Notes: Jason Palmeri, “Creative Translations: Reimagining the Process Movement (1971-84)” in Remixing Composition: A History of Multimodal Writing Pedagogy”

Palmeri, Jason. (2012). Creative translations: Reimagining the process movement (1971-84). Remixing composition: A history of multimodal composition. Carbondale, IL: Southern Illinois University Press, 23-50.

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Summary:

In this chapter, Palmeri takes his remix history through the process movement in composition studies, focusing on the works of Flower and Hayse, Berthoff, and Emig and how these theorists articulated process as a multimodal, cognitive activity. In this, he identifies three key concepts for multimodal writing: that alphabetic writing is multimodal, we should recognize the limitations and affordances of modalities, and composition has much to gain from interdisciplinary work with other arts.

Keywords: composition, disciplinary history, interdisciplinarity, multimodality, pedagogy, process, technology

Sources:

Henze, Brett, Jack Selzer, and Wendy Sharer. (2008). 1977: A cultural moment in composition. West Lafayette, IN: Parlor.

Shipka, Jody. (2005). A multimodal task-based framework for composing. College Composition and Communication, 57(2), 277-306.

Quotations:

“In an environment where distinctions between alphabetic writing, art, design, and music are breaking down (Manovich, New London Group), it is important that we help students gain a global understanding of creative processes that is not tied to any specific modality–an understanding that they can use to help guide their composing with diverse alphabetic, audio, and visual materials” (p. 28).

“Rather than seeing translation as a reductive process of moving from multimodal mind to alphabetic page, we can instead reimagine translation as a dynamic process of moving between internal multimodal representations of knowing (in the mind) and external multimodal representations (on the computer or the page)” (p. 33-34).

“Rather than requiring that students pursue the act of translation with the ultimate goal of producing an alphabetic text, we could teach students to engage in multimodal translation with the ultimate goal of being able to make an informed rhetorical choice about which modalities best enable them to persuasively present their thoughts to a specific audience” (p. 37-38).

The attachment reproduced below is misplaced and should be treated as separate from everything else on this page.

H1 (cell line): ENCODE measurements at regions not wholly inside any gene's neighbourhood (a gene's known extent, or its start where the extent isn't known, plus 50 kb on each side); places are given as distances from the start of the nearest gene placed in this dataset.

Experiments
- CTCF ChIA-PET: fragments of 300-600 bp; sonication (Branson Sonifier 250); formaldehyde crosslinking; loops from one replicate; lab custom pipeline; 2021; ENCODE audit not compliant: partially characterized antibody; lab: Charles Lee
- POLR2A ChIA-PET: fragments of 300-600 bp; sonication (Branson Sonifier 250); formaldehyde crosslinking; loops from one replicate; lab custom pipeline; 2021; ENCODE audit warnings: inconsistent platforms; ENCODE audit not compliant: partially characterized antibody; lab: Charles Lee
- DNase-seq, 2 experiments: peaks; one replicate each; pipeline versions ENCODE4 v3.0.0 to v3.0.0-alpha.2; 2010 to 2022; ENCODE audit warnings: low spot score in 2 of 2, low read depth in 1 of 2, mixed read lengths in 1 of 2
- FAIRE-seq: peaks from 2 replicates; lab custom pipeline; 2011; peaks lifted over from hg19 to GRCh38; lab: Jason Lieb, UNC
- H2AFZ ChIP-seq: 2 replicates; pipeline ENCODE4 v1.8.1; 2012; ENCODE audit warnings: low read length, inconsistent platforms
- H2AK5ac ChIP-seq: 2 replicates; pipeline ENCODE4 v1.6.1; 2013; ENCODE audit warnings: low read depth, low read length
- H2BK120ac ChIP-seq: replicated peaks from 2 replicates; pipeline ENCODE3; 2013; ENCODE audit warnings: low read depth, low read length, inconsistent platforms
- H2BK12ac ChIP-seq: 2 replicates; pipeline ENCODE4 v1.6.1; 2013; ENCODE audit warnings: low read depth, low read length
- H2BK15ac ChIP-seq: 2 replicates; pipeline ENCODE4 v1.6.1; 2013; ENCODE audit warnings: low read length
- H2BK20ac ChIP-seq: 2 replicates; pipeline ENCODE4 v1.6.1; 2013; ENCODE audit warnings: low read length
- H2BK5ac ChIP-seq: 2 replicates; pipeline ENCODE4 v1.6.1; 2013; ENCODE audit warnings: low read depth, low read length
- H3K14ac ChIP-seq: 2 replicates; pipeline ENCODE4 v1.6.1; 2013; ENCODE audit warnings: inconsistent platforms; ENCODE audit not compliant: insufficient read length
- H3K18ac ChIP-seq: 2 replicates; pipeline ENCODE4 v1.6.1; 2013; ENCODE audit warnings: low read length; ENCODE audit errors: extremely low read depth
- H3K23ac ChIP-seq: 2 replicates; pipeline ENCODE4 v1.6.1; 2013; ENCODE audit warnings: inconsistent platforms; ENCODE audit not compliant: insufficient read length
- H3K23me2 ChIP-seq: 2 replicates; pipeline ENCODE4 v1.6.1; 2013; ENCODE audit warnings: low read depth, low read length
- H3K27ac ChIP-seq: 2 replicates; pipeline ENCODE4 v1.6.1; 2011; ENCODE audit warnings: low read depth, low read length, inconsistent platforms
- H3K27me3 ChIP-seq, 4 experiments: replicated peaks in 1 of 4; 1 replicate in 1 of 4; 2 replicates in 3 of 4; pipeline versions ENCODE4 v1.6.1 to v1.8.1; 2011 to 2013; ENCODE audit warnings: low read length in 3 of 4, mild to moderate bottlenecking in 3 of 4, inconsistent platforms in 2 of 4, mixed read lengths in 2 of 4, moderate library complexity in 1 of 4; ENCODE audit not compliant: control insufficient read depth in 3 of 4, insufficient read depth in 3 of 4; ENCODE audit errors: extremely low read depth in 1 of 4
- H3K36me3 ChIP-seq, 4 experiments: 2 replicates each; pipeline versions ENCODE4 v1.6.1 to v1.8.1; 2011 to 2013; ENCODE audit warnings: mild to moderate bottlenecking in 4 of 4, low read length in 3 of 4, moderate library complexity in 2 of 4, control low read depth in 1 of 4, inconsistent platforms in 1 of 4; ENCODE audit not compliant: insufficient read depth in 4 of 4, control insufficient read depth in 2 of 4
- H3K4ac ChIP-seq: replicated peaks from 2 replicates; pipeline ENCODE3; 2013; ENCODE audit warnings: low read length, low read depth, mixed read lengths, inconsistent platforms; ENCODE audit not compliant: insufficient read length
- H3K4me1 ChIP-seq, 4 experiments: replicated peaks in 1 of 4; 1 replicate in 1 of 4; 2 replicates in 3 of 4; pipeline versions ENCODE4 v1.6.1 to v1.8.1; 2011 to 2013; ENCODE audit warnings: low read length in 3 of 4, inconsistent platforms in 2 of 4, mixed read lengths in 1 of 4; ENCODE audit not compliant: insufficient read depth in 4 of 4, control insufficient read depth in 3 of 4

“[W]e might begin to reimagine writing-across-the-curriculum programs as composing-across-the-curriculum programs–exploring, for example, ways that students might better learn scientific concepts if they both wrote about them and made videos about them” (p. 43).

“If we limit students to only alphabetic means of invention and revision, we may unnecessarily constrain their ability to think intensively and complexly about their work. As a result, I suggest that composition teachers consider including one informal, multimodal composing activity as a part of every major unit or sequence in their course” (p. 44).

Questions, Reflections, and Response:

(Re)Framing the process movement in terms of multimodal composition is interesting and provides compelling insights into ways that composition is taught and how it might build from drawing on this multimodal history. Palmeri draws on this large body of scholarship from some of the most well-known scholars in the field’s past, remixing it with digital pedagogy and multimodal composition. When Palmeri discusses the interdisciplinary work that can be made through studying other arts, especially in an age where those disciplinary boundaries are blurred, I find particularly interesting; I do wonder about the creation of a shared vocabulary and the idea of this allowing for transfer across modalities if there is a way to understand the modalities as separate and different and to draw on their vocabularies as a rhetorical decision–a part of the encounter with the affordances and limitations of that modality in the discursive communities that surround that mode.

 

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